Farming out of place

Transnational family farmers, flexible farming, and the rupture of rural life in Bahia, Brazil

by ANDREW OFSTEHAGE

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North American soybean farmers have responded to farmland inaccessibility in the US Midwest by purchasing and operating large soybean farms in western Bahia, Brazil. They have turned to “flexible farming” and flexible crops, labor, and land that are commodified, replaceable, and alienated from social and physical relations. Nevertheless, temporalities of farming survive, redefined in terms of progress and backwardness, and new materialities and models of farming emerge. This emergent agrarianism is flexible in terms of fungible means of production and farmer subjectivities that push the boundaries of “family farming.” The detachment and mobility of things and people in global agricultural production disrupts rural life and generates values and practices as farmers engage with the land and make meaning out of transnational farming.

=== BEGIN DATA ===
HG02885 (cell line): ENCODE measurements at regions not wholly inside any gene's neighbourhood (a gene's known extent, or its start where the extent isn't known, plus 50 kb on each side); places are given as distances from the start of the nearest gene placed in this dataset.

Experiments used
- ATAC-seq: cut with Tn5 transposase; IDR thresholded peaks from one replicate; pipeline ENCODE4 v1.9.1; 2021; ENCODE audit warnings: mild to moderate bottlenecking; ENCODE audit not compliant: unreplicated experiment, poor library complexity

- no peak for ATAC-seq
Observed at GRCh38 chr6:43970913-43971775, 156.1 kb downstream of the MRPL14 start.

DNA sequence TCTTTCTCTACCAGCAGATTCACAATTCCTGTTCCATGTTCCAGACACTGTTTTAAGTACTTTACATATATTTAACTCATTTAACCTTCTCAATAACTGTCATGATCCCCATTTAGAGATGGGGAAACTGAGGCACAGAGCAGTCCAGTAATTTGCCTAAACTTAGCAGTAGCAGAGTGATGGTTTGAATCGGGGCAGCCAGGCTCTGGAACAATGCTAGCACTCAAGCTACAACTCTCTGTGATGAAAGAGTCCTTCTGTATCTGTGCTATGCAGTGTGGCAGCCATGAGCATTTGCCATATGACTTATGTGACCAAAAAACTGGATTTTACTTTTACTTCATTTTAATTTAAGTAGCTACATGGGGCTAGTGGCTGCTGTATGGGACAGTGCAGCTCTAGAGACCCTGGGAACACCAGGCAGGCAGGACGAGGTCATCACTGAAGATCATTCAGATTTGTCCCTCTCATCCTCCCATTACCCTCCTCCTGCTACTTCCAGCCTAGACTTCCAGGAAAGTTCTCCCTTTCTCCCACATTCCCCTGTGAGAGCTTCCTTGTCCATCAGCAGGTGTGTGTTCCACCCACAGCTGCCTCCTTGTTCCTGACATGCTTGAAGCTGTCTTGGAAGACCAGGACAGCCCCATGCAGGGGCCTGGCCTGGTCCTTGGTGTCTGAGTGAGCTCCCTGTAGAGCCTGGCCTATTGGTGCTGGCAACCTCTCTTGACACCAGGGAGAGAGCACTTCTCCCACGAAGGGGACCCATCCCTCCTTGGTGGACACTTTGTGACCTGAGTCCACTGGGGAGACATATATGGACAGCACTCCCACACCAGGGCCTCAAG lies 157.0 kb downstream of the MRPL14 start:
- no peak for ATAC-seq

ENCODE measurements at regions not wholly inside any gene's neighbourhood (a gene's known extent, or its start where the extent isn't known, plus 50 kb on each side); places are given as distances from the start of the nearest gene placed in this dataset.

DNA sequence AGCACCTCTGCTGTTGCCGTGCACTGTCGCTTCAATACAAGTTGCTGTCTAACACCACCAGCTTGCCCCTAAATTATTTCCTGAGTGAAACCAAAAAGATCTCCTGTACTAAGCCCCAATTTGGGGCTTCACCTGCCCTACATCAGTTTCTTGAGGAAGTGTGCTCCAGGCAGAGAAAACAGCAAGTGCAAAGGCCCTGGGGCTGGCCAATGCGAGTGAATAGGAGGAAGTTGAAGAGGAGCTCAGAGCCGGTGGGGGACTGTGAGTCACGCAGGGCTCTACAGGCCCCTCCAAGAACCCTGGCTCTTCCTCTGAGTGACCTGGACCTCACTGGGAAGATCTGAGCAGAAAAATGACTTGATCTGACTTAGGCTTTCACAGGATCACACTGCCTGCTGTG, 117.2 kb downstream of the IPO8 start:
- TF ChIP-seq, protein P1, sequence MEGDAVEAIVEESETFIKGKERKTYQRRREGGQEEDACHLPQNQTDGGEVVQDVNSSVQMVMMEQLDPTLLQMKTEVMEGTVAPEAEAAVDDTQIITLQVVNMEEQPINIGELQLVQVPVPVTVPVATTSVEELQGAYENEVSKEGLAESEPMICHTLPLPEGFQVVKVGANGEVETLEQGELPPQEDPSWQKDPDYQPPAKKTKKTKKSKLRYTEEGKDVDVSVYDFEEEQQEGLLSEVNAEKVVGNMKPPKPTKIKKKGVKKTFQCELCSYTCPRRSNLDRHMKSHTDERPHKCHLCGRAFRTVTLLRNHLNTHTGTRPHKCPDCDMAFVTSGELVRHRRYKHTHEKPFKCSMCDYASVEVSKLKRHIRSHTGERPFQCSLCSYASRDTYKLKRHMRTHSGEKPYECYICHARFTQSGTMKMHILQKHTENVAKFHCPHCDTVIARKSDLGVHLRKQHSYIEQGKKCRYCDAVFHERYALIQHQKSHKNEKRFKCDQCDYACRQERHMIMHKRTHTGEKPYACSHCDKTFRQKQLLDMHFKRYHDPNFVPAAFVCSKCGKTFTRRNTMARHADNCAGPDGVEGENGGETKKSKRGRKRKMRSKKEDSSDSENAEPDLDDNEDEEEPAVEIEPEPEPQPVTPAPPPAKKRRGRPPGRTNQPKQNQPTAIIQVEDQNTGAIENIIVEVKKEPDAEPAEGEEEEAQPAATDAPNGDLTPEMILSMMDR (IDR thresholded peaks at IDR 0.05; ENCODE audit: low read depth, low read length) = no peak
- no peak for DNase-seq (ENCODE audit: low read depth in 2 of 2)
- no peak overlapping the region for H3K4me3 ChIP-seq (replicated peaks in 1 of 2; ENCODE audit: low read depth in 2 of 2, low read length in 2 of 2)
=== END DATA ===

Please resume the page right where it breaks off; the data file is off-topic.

Seemingly endless tracts of soy and cotton are broken up by patches of Brazilian savannah known as the Cerrado, outside the city of Luís Eduardo Magalhães in Bahia, Brazil.
Seemingly endless tracts of soy and cotton are broken up by patches of Brazilian savannah known as the Cerrado, outside the city of Luís Eduardo Magalhães in Bahia, Brazil. (Andrew Ofstehage. November 6, 2014.)